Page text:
Online and Social
For such a big movie, Marvel’s official website isn’t very informative, perhaps by design. You’ll find both trailers and some basic background on the film, including links to on-site blog posts offering readers a refresher on what’s come before, as well as a list of the promotional partners who helped draft off the movie’s buzz.
Media and Publicity
A substantial profile on Evans had the actor talking about not only the future of Captain America and his part in the MCU but also the political stances he’s taken, with him saying staying silent wasn’t an option even if it meant alienating some portion of the audience and potentially costing him work.
The movie’s substantial length became the focus of many conversations in the last month prior to release following the revelation that it was clocking in around three hours, a full 30 minutes longer than Infinity War. The Russos rationalized the expanded time by pointing out the movie wrapped up the story that had been told over 20+ movies and featured dozens and dozens of characters.
A different subset of cast members appeared on “Jimmy Kimmel Live” each night the week of April 8-12, bringing clips and more. That started with Downey, Johannson, Hemsworth and Rudd followed by Renner and Cheadle. Around the same time they showed up on “Good Morning America.”
In the final few weeks of the press cycle, two themes emerged in terms of what the cast and crew were telling interviewers and talk show hosts:
- “Let us explain…” That’s what the Russo brothers did to clarify why Captain Marvel is wearing more makeup in this movie than she did in her solo outing (a ridiculous topic).
- “We don’t know nothing…” That’s what Hemsworth, Cheadle and others did when asked what they knew about the movie’s story, which isn’t surprising given they’re all just small parts in a very big machine.
- “[X] has returned…” That’s what was behind interviews and profiles of Tessa Thompson, who confirmed that she couldn’t confirm anything, and Rudd/Renner, who spoke of how they are finally able to rejoin their comrades.
An EW cover story reunited the original team for a retrospective interview and offered up other photos and details, but not too much.
At the end of the campaign there were profiles of Feige as well as his two long-time aides. The screenwriters were interviewed on how they worked to bring together so many different storylines and characters into something coherent as well as how they reintroduced some of the previously missing heroes. Feige and Downey Jr. reminisced on the beginnings of the MCU, when the idea of a shared cinematic universe was still a “best case scenario” and the bets were much more unsure.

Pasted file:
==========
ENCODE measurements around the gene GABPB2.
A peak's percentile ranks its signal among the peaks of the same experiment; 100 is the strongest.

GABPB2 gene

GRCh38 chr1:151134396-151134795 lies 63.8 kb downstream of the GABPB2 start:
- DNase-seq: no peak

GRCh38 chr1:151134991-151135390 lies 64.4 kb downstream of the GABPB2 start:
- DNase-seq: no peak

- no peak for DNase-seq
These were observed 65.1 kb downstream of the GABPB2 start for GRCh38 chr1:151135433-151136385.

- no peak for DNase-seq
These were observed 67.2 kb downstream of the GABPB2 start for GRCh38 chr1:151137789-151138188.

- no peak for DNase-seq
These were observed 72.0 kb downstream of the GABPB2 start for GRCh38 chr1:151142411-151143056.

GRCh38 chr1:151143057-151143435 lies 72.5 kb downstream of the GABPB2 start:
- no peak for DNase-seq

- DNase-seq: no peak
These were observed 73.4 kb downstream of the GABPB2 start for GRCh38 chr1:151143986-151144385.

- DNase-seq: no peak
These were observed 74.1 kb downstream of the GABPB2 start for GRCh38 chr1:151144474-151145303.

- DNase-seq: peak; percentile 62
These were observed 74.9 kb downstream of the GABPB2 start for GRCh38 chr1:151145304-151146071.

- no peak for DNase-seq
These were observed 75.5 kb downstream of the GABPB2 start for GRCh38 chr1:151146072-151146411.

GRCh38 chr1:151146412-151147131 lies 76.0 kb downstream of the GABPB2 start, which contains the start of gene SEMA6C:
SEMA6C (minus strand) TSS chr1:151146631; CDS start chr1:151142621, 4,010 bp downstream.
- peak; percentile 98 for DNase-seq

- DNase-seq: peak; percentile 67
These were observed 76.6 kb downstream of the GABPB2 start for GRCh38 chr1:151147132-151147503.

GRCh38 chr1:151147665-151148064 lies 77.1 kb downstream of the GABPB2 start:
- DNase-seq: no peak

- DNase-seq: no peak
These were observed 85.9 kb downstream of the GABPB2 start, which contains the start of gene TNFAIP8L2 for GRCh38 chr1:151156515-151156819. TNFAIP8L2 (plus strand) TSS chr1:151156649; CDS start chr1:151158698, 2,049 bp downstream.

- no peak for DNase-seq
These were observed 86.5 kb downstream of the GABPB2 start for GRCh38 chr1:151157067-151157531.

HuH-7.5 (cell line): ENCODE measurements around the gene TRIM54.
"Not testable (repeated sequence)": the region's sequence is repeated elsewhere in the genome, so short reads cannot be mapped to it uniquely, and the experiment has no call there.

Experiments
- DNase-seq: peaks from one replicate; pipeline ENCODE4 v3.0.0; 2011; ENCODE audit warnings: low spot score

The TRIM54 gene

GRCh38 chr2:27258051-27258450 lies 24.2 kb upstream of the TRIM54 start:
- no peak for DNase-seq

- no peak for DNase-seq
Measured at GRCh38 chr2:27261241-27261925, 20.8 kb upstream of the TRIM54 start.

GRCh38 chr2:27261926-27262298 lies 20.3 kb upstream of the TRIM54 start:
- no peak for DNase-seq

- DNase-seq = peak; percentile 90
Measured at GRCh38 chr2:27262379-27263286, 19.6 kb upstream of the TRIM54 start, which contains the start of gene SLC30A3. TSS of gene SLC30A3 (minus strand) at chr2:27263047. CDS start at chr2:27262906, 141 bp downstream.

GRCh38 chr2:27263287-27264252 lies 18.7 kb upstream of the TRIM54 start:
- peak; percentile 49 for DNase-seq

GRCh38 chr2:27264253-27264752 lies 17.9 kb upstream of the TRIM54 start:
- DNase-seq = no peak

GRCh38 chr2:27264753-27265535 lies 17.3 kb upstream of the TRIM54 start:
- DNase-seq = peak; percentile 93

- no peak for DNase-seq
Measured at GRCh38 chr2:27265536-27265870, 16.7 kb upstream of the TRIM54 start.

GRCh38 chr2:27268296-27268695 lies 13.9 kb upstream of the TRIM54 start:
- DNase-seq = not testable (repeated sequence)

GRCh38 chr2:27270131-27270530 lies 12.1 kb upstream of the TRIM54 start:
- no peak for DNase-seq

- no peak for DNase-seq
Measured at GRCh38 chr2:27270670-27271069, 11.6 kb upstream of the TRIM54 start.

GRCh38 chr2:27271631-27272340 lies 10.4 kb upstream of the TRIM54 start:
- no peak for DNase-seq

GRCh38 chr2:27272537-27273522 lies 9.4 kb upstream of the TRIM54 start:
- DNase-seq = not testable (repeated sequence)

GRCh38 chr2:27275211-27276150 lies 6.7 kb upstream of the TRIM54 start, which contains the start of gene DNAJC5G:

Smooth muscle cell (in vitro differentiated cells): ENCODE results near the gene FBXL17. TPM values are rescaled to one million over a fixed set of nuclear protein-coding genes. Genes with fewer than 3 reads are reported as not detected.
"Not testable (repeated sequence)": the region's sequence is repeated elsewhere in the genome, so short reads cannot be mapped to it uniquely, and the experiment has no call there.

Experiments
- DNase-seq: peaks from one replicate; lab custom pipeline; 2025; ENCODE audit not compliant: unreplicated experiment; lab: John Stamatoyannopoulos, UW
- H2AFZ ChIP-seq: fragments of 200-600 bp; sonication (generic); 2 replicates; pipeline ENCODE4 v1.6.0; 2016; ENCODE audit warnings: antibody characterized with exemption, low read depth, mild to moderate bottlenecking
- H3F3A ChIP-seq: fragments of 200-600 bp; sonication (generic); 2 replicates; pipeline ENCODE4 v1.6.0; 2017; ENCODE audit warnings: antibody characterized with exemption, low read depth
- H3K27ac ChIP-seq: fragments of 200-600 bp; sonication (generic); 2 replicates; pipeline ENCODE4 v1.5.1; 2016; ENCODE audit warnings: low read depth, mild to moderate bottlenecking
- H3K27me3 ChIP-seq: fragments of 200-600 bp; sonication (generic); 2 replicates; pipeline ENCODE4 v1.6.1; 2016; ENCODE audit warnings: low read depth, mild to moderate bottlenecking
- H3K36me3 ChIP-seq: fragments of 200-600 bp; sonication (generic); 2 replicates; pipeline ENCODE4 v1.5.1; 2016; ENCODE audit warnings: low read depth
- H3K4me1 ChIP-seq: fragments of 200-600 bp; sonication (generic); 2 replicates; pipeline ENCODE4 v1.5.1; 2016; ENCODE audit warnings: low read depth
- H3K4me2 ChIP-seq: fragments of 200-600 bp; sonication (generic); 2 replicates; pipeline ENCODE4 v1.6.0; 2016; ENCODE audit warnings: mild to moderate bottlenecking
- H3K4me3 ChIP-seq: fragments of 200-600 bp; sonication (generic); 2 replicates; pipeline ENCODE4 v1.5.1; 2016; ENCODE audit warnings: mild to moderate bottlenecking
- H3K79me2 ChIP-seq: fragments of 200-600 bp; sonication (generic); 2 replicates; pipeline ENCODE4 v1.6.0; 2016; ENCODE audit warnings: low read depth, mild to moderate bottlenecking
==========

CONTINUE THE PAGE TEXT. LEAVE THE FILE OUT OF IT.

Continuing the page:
Rudd was announced as the host of an upcoming episode of “Saturday Night Live.”
One final TV spot released the day the movie hit theaters played up the overwhelmingly positive reviews it was getting. A video had a bunch of the stars reminding the audience not to spoil anything for those who haven’t seen it yet.
Adding to the movie’s profile was the news from Fandango it now held the record for the most advance tickets sold.
Larson came on “The Tonight Show” and revealed she shot her first appearance with the rest of the Avengers – which appears at the end of her own movie – on a green screen with no one else around and no idea what her one line meant. Rudd also appeared to have some fun with Fallon.
The media agency Kantar estimated that all in, Disney spent close to $14 million on the marketing and advertising campaign, with TV buys making up a little over half of that and a good chunk of the advertising coming the day tickets went on sale a couple weeks ago.
Another profile of Winston Duke mentioned this movie as well as his appearance in Us.
More details revealed here on the partnership with Fortnite.
Picking Up the Spare
Wayne Friedman at MediaPost points out how the majority of the movie’s campaign – and ad spending – came in the final month leading up to release. Jeff Beer at Fast Company also has his own recap of some of the movie’s cross-promotional campaign. There was also a look at how altered shots in the trailers kept some of the movie’s secrets hidden.
Google added a fun little tool for those who searched for “Thanos.”
Another short promotional video shows how every movie has lead to this one while also reminding audiences not to spoil the ending for anyone. Some of the cast reminisced about their favorite memories as part of the MCU.
IMAX continued promoting the filmmakers use of its large-format cameras with another video.
Trolls continued to hound Larson, criticizing her junket appearances to the point where costar Don Cheadle felt the need to smack them down.
The writers and directors of the movie kept talking about various aspects of the story and characters.